When your child has a food allergy, they must follow an allergy-free diet. This means your child can't have the food they're allergic to or any products that contain it. The items that your child is allergic to are called allergens. A peanut allergy is the body's abnormal response to the proteins found in peanuts. A peanut allergy is the leading cause of food allergy-related deaths in the U.S.
Peanuts are very different from tree nuts, such as walnuts, almonds, and cashews. But some people with a peanut allergy also need to stay away from tree nuts. Talk with your child's healthcare provider to find out if your child should also avoid tree nuts.
The Food Allergen Labeling and Consumer Protection Act (FALCPA) requires U.S. packaged foods to state clearly on the label if they contain peanuts. Federal law requires that all foods regulated by the FDA must list peanuts as an ingredient if they contain peanuts. It's up to you to carefully read all food labels.
Don't give your child foods that contain any of the following ingredients:
Arachis hypogaea (peanut plant)
Cold-pressed, expressed, extruded, or expelled peanut oil
Goobers (another name for peanut)
Peanut protein hydrolysate
There are some foods and products that aren't covered by the FALCPA law. These include:
Foods that aren't regulated by the FDA
Cosmetics and personal care items
Prescription and over-the-counter medicines and supplements
Toys, craft materials, and pet foods
The list below doesn't include all foods or products that may contain peanuts, but can help guide your decisions:
African, Chinese, Indonesian, Vietnamese, Mexican, Thai, and other ethnic dishes
Candy, including chocolate and candy bars
Chili and spaghetti sauce
Flavoring (natural and artificial)
Hydrolyzed plant protein
Hydrolyzed vegetable protein
Ice cream and frozen yogurts
Foods that don't contain peanuts could be contaminated during manufacturing. It's important to know that some labels are voluntary. These include "processed in a facility that also processed peanuts" or "made on shared equipment." These warnings aren't regulated by the FDA. Ask your child's provider if your child may eat products with these warnings on their labels. Or if your child should stay away from them.
Most children with allergies can safely eat foods with peanut oil, unless it's cold-pressed, expressed, extruded, or expelled peanut oil. Don't give your child cold-pressed, expressed, extruded, or expelled peanut oil. Ask your child's provider if it's safe to give your child foods with or cooked in other types of peanut oil.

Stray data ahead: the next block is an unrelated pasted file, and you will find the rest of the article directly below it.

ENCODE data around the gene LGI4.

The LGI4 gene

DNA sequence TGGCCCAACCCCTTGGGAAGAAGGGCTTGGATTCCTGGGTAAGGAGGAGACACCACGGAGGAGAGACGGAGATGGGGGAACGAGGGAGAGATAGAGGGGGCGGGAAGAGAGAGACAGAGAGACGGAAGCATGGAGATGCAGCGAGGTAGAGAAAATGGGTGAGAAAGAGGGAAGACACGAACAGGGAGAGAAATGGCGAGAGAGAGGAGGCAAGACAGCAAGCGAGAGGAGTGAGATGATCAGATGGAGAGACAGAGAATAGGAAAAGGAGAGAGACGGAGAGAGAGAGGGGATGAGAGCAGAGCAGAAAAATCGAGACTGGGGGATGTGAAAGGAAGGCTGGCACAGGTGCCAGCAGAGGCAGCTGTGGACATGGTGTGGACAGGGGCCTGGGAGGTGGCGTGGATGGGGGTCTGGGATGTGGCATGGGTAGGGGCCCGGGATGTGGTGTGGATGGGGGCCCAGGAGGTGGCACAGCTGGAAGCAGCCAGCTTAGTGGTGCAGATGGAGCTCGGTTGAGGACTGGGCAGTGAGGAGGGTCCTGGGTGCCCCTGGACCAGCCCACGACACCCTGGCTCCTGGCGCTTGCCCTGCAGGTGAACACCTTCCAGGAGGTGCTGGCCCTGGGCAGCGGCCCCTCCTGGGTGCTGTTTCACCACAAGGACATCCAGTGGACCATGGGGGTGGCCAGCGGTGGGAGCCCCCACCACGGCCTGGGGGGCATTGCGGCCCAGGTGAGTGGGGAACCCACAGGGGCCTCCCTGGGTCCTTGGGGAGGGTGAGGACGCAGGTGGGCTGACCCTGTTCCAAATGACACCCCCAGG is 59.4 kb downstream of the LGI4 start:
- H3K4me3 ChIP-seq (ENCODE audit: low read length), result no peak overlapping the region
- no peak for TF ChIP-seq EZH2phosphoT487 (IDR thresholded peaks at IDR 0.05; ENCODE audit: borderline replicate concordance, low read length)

Peanut butter, peanut flour, or both are sometimes used to make homemade chili and spaghetti sauce thicker.
Foods made with hydrolyzed plant and hydrolyzed vegetable protein may contain peanuts.
Artificial nuts are peanuts that have been deflavored and reflavored with a different nut, such as pecan or walnut.
You or your child should carry 2 epinephrine auto-injectors. Make sure that your child and those close to your child know how to use it. If your child doesn't have epinephrine auto-injectors, talk with your child's provider.
Ethnic foods, commercially made baked goods, and candy can be cross-contaminated with peanuts. This is because peanuts are often used in these types of foods.
Your child should wear a medical alert bracelet or necklace with their allergy information.
Ask the server about ingredients and tell them that your child has a peanut allergy. Do this even if your child has eaten the foods there in the past. In a restaurant, food may be cross-contaminated with peanuts.
Always read the labels on any packaged foods served to your child
Don't let your child eat foods from a buffet that may contain peanuts. Any shared serving utensils could cause cross-contamination among foods.
A medicine is now available to reduce the risk of allergic reactions in children with a peanut allergy. The FDA-approved medicine is for children and teens ages 4 to 17. A child with a confirmed peanut allergy can start taking the medicine at age 4. Talk with your child’s healthcare provider to find out if this medicine can help your child. If your child is taking this medicine, you should still make sure they don’t eat peanuts or peanut products.